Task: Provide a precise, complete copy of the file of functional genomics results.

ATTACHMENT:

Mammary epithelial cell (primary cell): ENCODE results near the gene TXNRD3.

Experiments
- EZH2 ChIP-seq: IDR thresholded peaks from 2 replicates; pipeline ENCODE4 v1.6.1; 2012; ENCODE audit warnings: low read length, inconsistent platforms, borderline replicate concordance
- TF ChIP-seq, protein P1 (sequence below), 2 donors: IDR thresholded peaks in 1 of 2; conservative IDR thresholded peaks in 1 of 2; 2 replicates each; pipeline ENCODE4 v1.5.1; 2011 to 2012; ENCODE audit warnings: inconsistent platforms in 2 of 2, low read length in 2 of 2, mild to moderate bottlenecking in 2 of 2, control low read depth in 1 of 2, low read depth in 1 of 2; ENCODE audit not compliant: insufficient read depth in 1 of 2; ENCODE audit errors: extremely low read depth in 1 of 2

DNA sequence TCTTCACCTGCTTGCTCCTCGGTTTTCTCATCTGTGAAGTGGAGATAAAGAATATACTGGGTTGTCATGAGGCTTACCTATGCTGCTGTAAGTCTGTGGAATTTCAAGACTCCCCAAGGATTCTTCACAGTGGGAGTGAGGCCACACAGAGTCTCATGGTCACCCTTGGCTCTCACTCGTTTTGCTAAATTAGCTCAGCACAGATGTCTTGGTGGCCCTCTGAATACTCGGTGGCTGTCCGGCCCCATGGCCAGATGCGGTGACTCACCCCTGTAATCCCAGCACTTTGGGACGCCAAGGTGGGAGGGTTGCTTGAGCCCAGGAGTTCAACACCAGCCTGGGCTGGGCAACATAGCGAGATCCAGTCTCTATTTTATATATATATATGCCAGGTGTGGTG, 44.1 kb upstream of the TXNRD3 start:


Mammary epithelial cell (primary cell): ENCODE results near the gene TXNRD3.

Experiments
- EZH2 ChIP-seq: IDR thresholded peaks from 2 replicates; pipeline ENCODE4 v1.6.1; 2012; ENCODE audit warnings: low read length, inconsistent platforms, borderline replicate concordance
- TF ChIP-seq, protein P1 (sequence below), 2 donors: IDR thresholded peaks in 1 of 2; conservative IDR thresholded peaks in 1 of 2; 2 replicates each; pipeline ENCODE4 v1.5.1; 2011 to 2012; ENCODE audit warnings: inconsistent platforms in 2 of 2, low read length in 2 of 2, mild to moderate bottlenecking in 2 of 2, control low read depth in 1 of 2, low read depth in 1 of 2; ENCODE audit not compliant: insufficient read depth in 1 of 2; ENCODE audit errors: extremely low read depth in 1 of 2

DNA sequence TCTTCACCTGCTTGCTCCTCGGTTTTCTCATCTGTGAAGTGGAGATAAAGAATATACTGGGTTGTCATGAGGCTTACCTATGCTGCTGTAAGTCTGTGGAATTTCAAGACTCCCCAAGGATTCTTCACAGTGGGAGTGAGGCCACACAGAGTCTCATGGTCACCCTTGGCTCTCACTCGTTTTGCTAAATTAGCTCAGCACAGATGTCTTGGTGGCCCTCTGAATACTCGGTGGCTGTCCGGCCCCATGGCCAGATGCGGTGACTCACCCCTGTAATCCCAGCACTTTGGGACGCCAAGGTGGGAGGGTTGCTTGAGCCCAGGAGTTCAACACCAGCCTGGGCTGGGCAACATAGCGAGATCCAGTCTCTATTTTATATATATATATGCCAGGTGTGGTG, 44.1 kb upstream of the TXNRD3 start: